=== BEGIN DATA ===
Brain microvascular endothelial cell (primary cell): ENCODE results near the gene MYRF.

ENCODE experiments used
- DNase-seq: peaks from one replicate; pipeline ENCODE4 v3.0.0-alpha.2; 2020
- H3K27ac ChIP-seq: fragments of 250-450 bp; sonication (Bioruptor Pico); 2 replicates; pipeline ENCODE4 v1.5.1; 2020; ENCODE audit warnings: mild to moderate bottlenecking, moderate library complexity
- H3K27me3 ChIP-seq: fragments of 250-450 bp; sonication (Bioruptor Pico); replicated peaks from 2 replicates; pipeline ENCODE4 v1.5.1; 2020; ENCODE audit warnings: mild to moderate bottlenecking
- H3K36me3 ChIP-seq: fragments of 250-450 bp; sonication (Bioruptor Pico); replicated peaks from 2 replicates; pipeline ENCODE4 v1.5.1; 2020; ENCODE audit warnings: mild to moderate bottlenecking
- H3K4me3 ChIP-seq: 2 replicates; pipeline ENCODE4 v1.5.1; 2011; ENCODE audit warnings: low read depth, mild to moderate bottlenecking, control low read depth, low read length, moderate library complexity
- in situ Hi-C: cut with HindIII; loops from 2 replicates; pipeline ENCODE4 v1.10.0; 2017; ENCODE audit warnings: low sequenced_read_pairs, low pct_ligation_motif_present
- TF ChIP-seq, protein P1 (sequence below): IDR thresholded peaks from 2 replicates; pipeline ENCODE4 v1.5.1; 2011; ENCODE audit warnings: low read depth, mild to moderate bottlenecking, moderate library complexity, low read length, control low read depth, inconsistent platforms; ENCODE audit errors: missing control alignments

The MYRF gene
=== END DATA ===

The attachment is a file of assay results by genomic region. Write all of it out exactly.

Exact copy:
Brain microvascular endothelial cell (primary cell): ENCODE results near the gene MYRF.

ENCODE experiments used
- DNase-seq: peaks from one replicate; pipeline ENCODE4 v3.0.0-alpha.2; 2020
- H3K27ac ChIP-seq: fragments of 250-450 bp; sonication (Bioruptor Pico); 2 replicates; pipeline ENCODE4 v1.5.1; 2020; ENCODE audit warnings: mild to moderate bottlenecking, moderate library complexity
- H3K27me3 ChIP-seq: fragments of 250-450 bp; sonication (Bioruptor Pico); replicated peaks from 2 replicates; pipeline ENCODE4 v1.5.1; 2020; ENCODE audit warnings: mild to moderate bottlenecking
- H3K36me3 ChIP-seq: fragments of 250-450 bp; sonication (Bioruptor Pico); replicated peaks from 2 replicates; pipeline ENCODE4 v1.5.1; 2020; ENCODE audit warnings: mild to moderate bottlenecking
- H3K4me3 ChIP-seq: 2 replicates; pipeline ENCODE4 v1.5.1; 2011; ENCODE audit warnings: low read depth, mild to moderate bottlenecking, control low read depth, low read length, moderate library complexity
- in situ Hi-C: cut with HindIII; loops from 2 replicates; pipeline ENCODE4 v1.10.0; 2017; ENCODE audit warnings: low sequenced_read_pairs, low pct_ligation_motif_present
- TF ChIP-seq, protein P1 (sequence below): IDR thresholded peaks from 2 replicates; pipeline ENCODE4 v1.5.1; 2011; ENCODE audit warnings: low read depth, mild to moderate bottlenecking, moderate library complexity, low read length, control low read depth, inconsistent platforms; ENCODE audit errors: missing control alignments

The MYRF gene